A local mum determined to break the stigma of living with HIV has opened up on World AIDS Day about what it’s really like.
Memory Sachikonye’s life was turned upside down when she was told by doctors that she had contracted HIV over 19 years ago.
She was told the news in 2002 after she fell ill whilst visiting England and it was during a time when thousands of people with HIV were dying in her home country of Zimbabwe.
Sadly, Memory thought HIV would take her life too.
Memory described it as being hit with a “death sentence” as treatment for HIV was nowhere near as advanced as it is now.
19 years of support from the Alexandra Pringle Centre at North Mid
But thanks to the 19 years of support, help and treatment from North Mid’s Alexander Pringle Centre (APC), she hasn’t looked back since.
She is now fuelled by the desire of breaking the stigma in society – something she has suffered with for years.
Memory said: “When I was told I had it, my body went into shock. I honestly thought I was going to go back home in a coffin. I was working at a good job in Zimbabwe, my son was 15 at the time and I was 34 and of course my whole life changed.
“I had to start adjusting to accepting that I was actually living with HIV which at first was the hardest thing.
“It was difficult but I was fortunate enough to be referred to a peer support group called Positively Women where I met other women and other people living with HIV who inspired me.
“I had to deal with a lot of social issues because of the stigma that comes with HIV about who you are and who you’ve slept with.
“But in reality, any adult who has sex is at risk of getting HIV.”
Even though HIV treatment has dramatically improved saving millions of lives over the years, in society, having the condition is still associated with such negativity.
And this is what Memory is motivated to change as people across the world continue to get the virus.
She said: “HIV is not a death sentence anymore. You can live a happy and normal life.
“I'm sharing my story because I want everybody to get tested. You know the sooner you get tested, the better the outcome is.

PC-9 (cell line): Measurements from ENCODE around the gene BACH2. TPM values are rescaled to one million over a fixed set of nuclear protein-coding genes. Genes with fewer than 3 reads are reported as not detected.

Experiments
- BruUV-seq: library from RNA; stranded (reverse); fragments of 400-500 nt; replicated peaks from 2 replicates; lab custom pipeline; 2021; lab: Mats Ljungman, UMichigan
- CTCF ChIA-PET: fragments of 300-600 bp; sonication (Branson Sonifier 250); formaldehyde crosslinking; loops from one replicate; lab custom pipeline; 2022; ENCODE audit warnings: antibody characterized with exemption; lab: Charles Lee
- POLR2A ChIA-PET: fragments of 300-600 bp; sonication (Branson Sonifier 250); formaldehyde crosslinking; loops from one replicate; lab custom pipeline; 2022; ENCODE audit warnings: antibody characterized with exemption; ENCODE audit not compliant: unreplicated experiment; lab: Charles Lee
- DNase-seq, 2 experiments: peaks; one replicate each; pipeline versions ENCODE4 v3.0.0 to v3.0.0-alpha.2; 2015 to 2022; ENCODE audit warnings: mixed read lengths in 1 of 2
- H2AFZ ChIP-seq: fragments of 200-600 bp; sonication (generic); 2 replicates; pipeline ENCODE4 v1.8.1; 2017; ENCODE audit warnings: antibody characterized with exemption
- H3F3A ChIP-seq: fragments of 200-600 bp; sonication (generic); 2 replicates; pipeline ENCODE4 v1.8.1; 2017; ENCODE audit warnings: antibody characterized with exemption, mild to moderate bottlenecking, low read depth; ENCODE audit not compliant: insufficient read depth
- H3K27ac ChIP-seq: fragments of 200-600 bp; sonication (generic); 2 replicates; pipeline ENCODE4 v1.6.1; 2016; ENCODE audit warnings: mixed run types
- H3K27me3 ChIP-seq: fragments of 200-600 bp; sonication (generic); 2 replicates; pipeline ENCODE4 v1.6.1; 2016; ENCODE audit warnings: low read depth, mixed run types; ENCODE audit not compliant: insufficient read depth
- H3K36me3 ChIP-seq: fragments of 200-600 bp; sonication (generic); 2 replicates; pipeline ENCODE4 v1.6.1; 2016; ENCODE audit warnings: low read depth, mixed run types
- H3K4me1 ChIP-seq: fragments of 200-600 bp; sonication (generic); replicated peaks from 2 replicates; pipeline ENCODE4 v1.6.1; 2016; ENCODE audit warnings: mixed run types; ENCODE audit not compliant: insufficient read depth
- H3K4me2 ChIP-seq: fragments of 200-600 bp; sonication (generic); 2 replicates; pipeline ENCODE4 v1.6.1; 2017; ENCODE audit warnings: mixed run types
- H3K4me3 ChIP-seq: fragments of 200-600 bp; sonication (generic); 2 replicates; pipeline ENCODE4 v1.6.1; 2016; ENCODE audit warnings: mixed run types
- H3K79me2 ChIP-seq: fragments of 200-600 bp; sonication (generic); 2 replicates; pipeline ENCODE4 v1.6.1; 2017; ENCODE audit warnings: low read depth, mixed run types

“If you get it, it’s not like how it was in the old days, just look at the treatment. It is very simplified now and you can live a really happy life.
“I look like any other person on the streets or where I work. I'm still a mother; I'm still a friend to my friends and I still do everything I want to do as a woman.
“I'm now in my 50s, menopausal and can be a grumpy old woman worrying about the menopause, hot flushes, and everything else but not HIV. I'm also a renal patient. I had a kidney transplant in 2015 which gave me like my third lease of life.”
Throughout her journey, Memory has seen HIV treatment and the impact it has on people change dramatically.
She has gone from taking 18 tablets a day to now taking two and is feeling as healthy and as positive as ever.
She strongly believes that life for people living with HIV will only just get better.
One of the latest international campaigns is U=U which raises awareness of HIV treatment. Ultimately for people with HIV, if they have been taking effective HIV treatment and their viral load has been undetectable for 6 months or more, it means they cannot pass the virus on through sex.
At the North Mid, patients with HIV were first admitted 30 years ago to the T1 ward in the Tower building and now the centre has about 1,400 patients.
Dr Emily Cheserem, a consultant in Sexual Health and HIV at APC, said: “We have patients who are enjoying life in their 80s and 90s, and on the other end of the spectrum, over 600 negative children have been born to patients living with HIV at North Mid.
“This all goes to show that people living with HIV can enjoy healthy, fulfilling lives, participating in all aspects of life just as everyone else does.”
Memory believes this will help with the social stigma.
She added: “I mean from recent science and data conferences that I've attended; there are a lot of other things in the pipeline that looks positive.
“We are looking at having long term treatment, long acting agents for HIV where you might get an injection every two months, or a tablet every three or four months or just get an implant or an injection.
“So it's quite exciting and I think everyone should just look at HIV like any other normal chronic condition.”
One thing that Memory is certain on is without the help of APC at North Mid, life would have been much harder.
She said: “It's the friendliness, the openness of the centre. I remember when I first walked into the centre, when it was in the Tower block.
“I walked into the reception, there was a receptionist called Lucy and I gave her my name once when she was taking my details. I came back two weeks later for my treatment to start and as soon as I walked in, she says to me ‘Hi Memory’ and I was a bit shocked.
“I thought is my HIV that bad that she remembers my name but in reality that’s how nice they all are.
“You get treated like an equal. They listen and always put you first and they make me feel very comfortable.
“I mean, I really love them. I just love everyone in the unit. They have done a lot for me, you know and I'm grateful.”